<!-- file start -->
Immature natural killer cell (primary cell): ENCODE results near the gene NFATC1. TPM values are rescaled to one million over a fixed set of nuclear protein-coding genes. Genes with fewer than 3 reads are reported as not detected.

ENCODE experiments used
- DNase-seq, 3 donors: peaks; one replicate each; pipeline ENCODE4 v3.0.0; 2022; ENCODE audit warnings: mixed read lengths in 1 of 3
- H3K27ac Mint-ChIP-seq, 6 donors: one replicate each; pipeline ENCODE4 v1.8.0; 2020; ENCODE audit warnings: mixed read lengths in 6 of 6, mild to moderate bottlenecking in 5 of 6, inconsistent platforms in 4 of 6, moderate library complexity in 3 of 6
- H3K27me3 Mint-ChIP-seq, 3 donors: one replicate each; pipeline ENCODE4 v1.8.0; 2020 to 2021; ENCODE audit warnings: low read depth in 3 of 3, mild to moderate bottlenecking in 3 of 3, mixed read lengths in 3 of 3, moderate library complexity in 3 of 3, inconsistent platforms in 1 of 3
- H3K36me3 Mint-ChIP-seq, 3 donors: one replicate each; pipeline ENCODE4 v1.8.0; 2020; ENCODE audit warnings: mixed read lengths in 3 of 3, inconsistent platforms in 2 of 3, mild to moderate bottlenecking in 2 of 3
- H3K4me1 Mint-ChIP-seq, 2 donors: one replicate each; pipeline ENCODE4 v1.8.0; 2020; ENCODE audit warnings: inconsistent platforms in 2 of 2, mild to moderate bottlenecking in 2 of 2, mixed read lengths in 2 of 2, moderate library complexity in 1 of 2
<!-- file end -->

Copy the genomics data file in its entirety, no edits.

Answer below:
Immature natural killer cell (primary cell): ENCODE results near the gene NFATC1. TPM values are rescaled to one million over a fixed set of nuclear protein-coding genes. Genes with fewer than 3 reads are reported as not detected.

ENCODE experiments used
- DNase-seq, 3 donors: peaks; one replicate each; pipeline ENCODE4 v3.0.0; 2022; ENCODE audit warnings: mixed read lengths in 1 of 3
- H3K27ac Mint-ChIP-seq, 6 donors: one replicate each; pipeline ENCODE4 v1.8.0; 2020; ENCODE audit warnings: mixed read lengths in 6 of 6, mild to moderate bottlenecking in 5 of 6, inconsistent platforms in 4 of 6, moderate library complexity in 3 of 6
- H3K27me3 Mint-ChIP-seq, 3 donors: one replicate each; pipeline ENCODE4 v1.8.0; 2020 to 2021; ENCODE audit warnings: low read depth in 3 of 3, mild to moderate bottlenecking in 3 of 3, mixed read lengths in 3 of 3, moderate library complexity in 3 of 3, inconsistent platforms in 1 of 3
- H3K36me3 Mint-ChIP-seq, 3 donors: one replicate each; pipeline ENCODE4 v1.8.0; 2020; ENCODE audit warnings: mixed read lengths in 3 of 3, inconsistent platforms in 2 of 3, mild to moderate bottlenecking in 2 of 3
- H3K4me1 Mint-ChIP-seq, 2 donors: one replicate each; pipeline ENCODE4 v1.8.0; 2020; ENCODE audit warnings: inconsistent platforms in 2 of 2, mild to moderate bottlenecking in 2 of 2, mixed read lengths in 2 of 2, moderate library complexity in 1 of 2